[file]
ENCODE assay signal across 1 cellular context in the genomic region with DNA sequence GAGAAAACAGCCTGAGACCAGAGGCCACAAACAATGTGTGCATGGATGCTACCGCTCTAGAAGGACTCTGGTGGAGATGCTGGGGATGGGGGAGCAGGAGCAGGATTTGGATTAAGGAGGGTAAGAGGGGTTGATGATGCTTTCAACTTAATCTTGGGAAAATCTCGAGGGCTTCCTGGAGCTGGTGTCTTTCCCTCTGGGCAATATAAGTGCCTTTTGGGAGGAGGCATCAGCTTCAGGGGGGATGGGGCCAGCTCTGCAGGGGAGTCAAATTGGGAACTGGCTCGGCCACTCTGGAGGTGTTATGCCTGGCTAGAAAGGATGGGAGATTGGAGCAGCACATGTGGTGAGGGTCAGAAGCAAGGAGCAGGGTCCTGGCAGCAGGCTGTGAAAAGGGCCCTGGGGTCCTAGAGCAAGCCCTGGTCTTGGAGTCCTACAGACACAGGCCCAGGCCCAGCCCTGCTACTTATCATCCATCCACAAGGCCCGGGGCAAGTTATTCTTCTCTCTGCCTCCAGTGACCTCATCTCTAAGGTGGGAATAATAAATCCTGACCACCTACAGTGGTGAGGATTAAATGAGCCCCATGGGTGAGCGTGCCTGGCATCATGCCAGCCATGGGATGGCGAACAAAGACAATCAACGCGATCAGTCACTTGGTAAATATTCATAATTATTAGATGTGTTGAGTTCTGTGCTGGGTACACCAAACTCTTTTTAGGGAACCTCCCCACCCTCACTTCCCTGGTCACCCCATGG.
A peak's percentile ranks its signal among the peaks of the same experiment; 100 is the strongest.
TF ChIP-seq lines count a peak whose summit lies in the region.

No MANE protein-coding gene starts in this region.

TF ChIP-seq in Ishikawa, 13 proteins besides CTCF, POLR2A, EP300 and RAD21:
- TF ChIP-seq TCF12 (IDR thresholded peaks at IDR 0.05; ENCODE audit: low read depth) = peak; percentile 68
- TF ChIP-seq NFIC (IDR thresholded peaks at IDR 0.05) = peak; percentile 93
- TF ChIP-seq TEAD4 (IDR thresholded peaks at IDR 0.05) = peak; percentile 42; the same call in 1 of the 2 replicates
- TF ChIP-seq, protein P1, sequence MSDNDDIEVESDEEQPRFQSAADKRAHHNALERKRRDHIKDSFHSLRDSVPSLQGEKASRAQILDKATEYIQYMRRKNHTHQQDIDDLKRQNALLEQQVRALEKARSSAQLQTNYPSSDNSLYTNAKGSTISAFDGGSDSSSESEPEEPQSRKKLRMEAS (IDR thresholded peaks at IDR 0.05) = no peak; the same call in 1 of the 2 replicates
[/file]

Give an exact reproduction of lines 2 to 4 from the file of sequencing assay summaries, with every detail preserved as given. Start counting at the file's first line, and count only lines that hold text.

A peak's percentile ranks its signal among the peaks of the same experiment; 100 is the strongest.
TF ChIP-seq lines count a peak whose summit lies in the region.

No MANE protein-coding gene starts in this region.